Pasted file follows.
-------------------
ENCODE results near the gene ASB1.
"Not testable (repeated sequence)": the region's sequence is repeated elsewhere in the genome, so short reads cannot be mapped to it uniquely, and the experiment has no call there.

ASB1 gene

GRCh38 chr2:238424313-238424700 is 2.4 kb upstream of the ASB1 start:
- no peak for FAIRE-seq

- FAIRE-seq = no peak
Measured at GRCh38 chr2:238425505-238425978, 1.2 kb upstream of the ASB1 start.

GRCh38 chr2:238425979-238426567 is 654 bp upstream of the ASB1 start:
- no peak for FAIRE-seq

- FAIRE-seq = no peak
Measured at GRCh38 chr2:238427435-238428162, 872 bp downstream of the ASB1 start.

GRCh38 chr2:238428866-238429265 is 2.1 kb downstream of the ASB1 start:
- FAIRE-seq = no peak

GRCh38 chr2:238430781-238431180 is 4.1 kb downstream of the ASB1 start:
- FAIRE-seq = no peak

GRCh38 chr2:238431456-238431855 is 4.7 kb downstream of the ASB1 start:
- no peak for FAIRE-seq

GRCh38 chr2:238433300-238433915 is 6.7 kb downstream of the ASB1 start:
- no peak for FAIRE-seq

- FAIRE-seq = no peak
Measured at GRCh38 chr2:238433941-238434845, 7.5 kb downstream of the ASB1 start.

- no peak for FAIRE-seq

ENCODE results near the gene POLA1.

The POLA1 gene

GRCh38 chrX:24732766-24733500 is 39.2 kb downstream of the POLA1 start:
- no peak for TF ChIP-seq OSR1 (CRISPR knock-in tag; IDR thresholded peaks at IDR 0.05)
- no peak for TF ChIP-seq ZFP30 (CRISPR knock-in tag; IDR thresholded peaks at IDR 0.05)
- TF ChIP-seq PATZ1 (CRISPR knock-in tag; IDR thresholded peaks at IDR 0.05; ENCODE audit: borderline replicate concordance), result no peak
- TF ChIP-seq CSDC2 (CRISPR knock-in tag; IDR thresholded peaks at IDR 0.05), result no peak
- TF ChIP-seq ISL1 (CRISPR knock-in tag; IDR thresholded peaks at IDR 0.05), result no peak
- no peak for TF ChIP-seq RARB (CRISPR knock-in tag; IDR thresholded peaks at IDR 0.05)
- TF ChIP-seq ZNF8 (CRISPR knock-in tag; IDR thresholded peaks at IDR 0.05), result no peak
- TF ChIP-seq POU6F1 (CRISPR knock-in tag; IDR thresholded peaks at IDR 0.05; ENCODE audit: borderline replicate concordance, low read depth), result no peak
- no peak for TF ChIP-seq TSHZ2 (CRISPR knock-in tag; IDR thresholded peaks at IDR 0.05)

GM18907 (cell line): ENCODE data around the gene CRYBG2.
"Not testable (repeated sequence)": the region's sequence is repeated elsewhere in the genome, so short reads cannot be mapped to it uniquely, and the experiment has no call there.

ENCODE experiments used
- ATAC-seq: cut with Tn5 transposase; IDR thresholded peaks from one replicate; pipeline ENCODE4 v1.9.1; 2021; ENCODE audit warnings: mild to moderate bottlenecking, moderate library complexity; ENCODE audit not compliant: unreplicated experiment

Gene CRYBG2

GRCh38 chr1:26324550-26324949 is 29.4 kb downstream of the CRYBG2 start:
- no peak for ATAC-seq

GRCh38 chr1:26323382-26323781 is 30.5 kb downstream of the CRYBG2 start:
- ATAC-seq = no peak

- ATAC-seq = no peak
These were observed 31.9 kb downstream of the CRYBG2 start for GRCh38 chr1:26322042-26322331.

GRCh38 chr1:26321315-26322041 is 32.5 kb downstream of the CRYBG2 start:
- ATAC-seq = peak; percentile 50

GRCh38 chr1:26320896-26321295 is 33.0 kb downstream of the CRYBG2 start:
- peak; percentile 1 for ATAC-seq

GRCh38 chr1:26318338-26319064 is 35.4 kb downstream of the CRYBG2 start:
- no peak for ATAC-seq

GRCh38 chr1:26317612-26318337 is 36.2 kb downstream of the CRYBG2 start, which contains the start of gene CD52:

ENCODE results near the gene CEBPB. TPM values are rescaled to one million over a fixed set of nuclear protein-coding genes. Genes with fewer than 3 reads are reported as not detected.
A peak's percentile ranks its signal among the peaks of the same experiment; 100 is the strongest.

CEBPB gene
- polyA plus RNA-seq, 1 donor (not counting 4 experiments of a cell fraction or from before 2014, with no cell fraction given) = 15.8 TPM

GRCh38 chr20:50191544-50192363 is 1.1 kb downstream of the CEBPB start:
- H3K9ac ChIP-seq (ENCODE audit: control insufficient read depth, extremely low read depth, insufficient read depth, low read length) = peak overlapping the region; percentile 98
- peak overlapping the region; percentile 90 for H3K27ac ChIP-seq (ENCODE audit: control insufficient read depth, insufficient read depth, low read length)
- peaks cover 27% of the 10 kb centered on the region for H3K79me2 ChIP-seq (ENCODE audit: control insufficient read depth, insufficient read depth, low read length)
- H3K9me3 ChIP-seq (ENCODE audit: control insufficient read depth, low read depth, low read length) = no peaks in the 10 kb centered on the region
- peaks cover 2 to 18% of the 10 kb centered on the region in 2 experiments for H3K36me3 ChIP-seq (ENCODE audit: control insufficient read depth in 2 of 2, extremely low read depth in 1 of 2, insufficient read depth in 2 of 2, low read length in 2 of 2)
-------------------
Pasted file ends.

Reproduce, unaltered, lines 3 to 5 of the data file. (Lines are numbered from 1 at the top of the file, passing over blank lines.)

ASB1 gene

GRCh38 chr2:238424313-238424700 is 2.4 kb upstream of the ASB1 start:
- no peak for FAIRE-seq